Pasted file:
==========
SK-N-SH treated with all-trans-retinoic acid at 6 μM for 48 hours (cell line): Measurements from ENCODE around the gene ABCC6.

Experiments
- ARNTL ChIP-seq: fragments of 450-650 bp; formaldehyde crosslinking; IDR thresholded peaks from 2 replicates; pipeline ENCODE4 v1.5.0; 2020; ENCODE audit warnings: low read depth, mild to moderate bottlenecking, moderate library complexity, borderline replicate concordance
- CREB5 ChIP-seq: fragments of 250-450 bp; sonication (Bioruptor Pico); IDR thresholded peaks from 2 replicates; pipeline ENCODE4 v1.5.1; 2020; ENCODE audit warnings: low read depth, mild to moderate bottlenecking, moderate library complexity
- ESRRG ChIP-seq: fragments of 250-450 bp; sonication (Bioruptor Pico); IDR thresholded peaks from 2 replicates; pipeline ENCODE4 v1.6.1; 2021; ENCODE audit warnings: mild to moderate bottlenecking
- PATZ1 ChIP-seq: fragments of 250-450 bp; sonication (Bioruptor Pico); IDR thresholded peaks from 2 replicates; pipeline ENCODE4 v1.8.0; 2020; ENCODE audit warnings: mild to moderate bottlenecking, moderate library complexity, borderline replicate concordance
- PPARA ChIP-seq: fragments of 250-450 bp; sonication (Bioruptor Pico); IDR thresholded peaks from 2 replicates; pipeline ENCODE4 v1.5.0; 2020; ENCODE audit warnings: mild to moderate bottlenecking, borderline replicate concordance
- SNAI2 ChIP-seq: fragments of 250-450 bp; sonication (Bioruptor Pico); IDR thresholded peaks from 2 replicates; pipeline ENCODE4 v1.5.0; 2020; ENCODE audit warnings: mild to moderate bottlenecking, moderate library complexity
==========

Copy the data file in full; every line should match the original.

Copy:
SK-N-SH treated with all-trans-retinoic acid at 6 μM for 48 hours (cell line): Measurements from ENCODE around the gene ABCC6.

Experiments
- ARNTL ChIP-seq: fragments of 450-650 bp; formaldehyde crosslinking; IDR thresholded peaks from 2 replicates; pipeline ENCODE4 v1.5.0; 2020; ENCODE audit warnings: low read depth, mild to moderate bottlenecking, moderate library complexity, borderline replicate concordance
- CREB5 ChIP-seq: fragments of 250-450 bp; sonication (Bioruptor Pico); IDR thresholded peaks from 2 replicates; pipeline ENCODE4 v1.5.1; 2020; ENCODE audit warnings: low read depth, mild to moderate bottlenecking, moderate library complexity
- ESRRG ChIP-seq: fragments of 250-450 bp; sonication (Bioruptor Pico); IDR thresholded peaks from 2 replicates; pipeline ENCODE4 v1.6.1; 2021; ENCODE audit warnings: mild to moderate bottlenecking
- PATZ1 ChIP-seq: fragments of 250-450 bp; sonication (Bioruptor Pico); IDR thresholded peaks from 2 replicates; pipeline ENCODE4 v1.8.0; 2020; ENCODE audit warnings: mild to moderate bottlenecking, moderate library complexity, borderline replicate concordance
- PPARA ChIP-seq: fragments of 250-450 bp; sonication (Bioruptor Pico); IDR thresholded peaks from 2 replicates; pipeline ENCODE4 v1.5.0; 2020; ENCODE audit warnings: mild to moderate bottlenecking, borderline replicate concordance
- SNAI2 ChIP-seq: fragments of 250-450 bp; sonication (Bioruptor Pico); IDR thresholded peaks from 2 replicates; pipeline ENCODE4 v1.5.0; 2020; ENCODE audit warnings: mild to moderate bottlenecking, moderate library complexity